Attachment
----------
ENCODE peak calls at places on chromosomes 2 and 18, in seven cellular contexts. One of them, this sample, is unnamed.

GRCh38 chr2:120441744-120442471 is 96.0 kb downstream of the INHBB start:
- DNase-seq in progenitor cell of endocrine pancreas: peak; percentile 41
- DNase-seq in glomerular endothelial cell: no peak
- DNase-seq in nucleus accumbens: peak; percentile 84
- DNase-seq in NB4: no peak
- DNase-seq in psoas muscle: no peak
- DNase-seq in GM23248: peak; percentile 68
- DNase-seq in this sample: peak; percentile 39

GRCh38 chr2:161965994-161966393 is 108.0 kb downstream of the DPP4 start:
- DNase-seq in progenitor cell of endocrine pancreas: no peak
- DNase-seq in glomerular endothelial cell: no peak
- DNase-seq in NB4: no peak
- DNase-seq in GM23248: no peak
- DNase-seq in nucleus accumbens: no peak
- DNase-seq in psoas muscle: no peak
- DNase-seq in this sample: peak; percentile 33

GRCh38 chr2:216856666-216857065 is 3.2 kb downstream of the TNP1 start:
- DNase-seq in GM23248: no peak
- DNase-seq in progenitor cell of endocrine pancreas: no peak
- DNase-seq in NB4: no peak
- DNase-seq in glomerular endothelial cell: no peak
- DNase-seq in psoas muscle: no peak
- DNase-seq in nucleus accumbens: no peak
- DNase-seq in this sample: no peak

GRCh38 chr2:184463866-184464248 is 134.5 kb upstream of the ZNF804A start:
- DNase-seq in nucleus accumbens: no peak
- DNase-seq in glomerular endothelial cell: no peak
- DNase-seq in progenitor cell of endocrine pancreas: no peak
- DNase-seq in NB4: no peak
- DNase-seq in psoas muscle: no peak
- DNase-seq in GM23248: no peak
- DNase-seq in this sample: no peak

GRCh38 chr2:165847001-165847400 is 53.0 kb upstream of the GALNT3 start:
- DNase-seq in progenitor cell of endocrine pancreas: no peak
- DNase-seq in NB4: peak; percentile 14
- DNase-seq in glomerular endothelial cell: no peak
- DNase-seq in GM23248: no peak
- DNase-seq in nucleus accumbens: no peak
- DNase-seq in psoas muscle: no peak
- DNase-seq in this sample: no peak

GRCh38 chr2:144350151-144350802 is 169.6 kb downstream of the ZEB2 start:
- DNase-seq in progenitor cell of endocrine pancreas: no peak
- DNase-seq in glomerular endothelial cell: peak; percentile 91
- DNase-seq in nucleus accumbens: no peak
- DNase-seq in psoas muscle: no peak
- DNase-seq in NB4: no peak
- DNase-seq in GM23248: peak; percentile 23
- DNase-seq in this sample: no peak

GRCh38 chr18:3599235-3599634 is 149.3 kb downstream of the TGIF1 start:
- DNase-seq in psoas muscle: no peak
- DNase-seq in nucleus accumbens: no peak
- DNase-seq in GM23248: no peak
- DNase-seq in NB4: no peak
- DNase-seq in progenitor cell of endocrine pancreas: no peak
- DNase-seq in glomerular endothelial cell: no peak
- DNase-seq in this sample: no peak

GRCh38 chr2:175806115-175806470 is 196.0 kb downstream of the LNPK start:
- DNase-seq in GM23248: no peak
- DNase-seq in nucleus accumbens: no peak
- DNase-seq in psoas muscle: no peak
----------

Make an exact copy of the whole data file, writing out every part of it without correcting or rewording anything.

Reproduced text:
ENCODE peak calls at places on chromosomes 2 and 18, in seven cellular contexts. One of them, this sample, is unnamed.

GRCh38 chr2:120441744-120442471 is 96.0 kb downstream of the INHBB start:
- DNase-seq in progenitor cell of endocrine pancreas: peak; percentile 41
- DNase-seq in glomerular endothelial cell: no peak
- DNase-seq in nucleus accumbens: peak; percentile 84
- DNase-seq in NB4: no peak
- DNase-seq in psoas muscle: no peak
- DNase-seq in GM23248: peak; percentile 68
- DNase-seq in this sample: peak; percentile 39

GRCh38 chr2:161965994-161966393 is 108.0 kb downstream of the DPP4 start:
- DNase-seq in progenitor cell of endocrine pancreas: no peak
- DNase-seq in glomerular endothelial cell: no peak
- DNase-seq in NB4: no peak
- DNase-seq in GM23248: no peak
- DNase-seq in nucleus accumbens: no peak
- DNase-seq in psoas muscle: no peak
- DNase-seq in this sample: peak; percentile 33

GRCh38 chr2:216856666-216857065 is 3.2 kb downstream of the TNP1 start:
- DNase-seq in GM23248: no peak
- DNase-seq in progenitor cell of endocrine pancreas: no peak
- DNase-seq in NB4: no peak
- DNase-seq in glomerular endothelial cell: no peak
- DNase-seq in psoas muscle: no peak
- DNase-seq in nucleus accumbens: no peak
- DNase-seq in this sample: no peak

GRCh38 chr2:184463866-184464248 is 134.5 kb upstream of the ZNF804A start:
- DNase-seq in nucleus accumbens: no peak
- DNase-seq in glomerular endothelial cell: no peak
- DNase-seq in progenitor cell of endocrine pancreas: no peak
- DNase-seq in NB4: no peak
- DNase-seq in psoas muscle: no peak
- DNase-seq in GM23248: no peak
- DNase-seq in this sample: no peak

GRCh38 chr2:165847001-165847400 is 53.0 kb upstream of the GALNT3 start:
- DNase-seq in progenitor cell of endocrine pancreas: no peak
- DNase-seq in NB4: peak; percentile 14
- DNase-seq in glomerular endothelial cell: no peak
- DNase-seq in GM23248: no peak
- DNase-seq in nucleus accumbens: no peak
- DNase-seq in psoas muscle: no peak
- DNase-seq in this sample: no peak

GRCh38 chr2:144350151-144350802 is 169.6 kb downstream of the ZEB2 start:
- DNase-seq in progenitor cell of endocrine pancreas: no peak
- DNase-seq in glomerular endothelial cell: peak; percentile 91
- DNase-seq in nucleus accumbens: no peak
- DNase-seq in psoas muscle: no peak
- DNase-seq in NB4: no peak
- DNase-seq in GM23248: peak; percentile 23
- DNase-seq in this sample: no peak

GRCh38 chr18:3599235-3599634 is 149.3 kb downstream of the TGIF1 start:
- DNase-seq in psoas muscle: no peak
- DNase-seq in nucleus accumbens: no peak
- DNase-seq in GM23248: no peak
- DNase-seq in NB4: no peak
- DNase-seq in progenitor cell of endocrine pancreas: no peak
- DNase-seq in glomerular endothelial cell: no peak
- DNase-seq in this sample: no peak

GRCh38 chr2:175806115-175806470 is 196.0 kb downstream of the LNPK start:
- DNase-seq in GM23248: no peak
- DNase-seq in nucleus accumbens: no peak
- DNase-seq in psoas muscle: no peak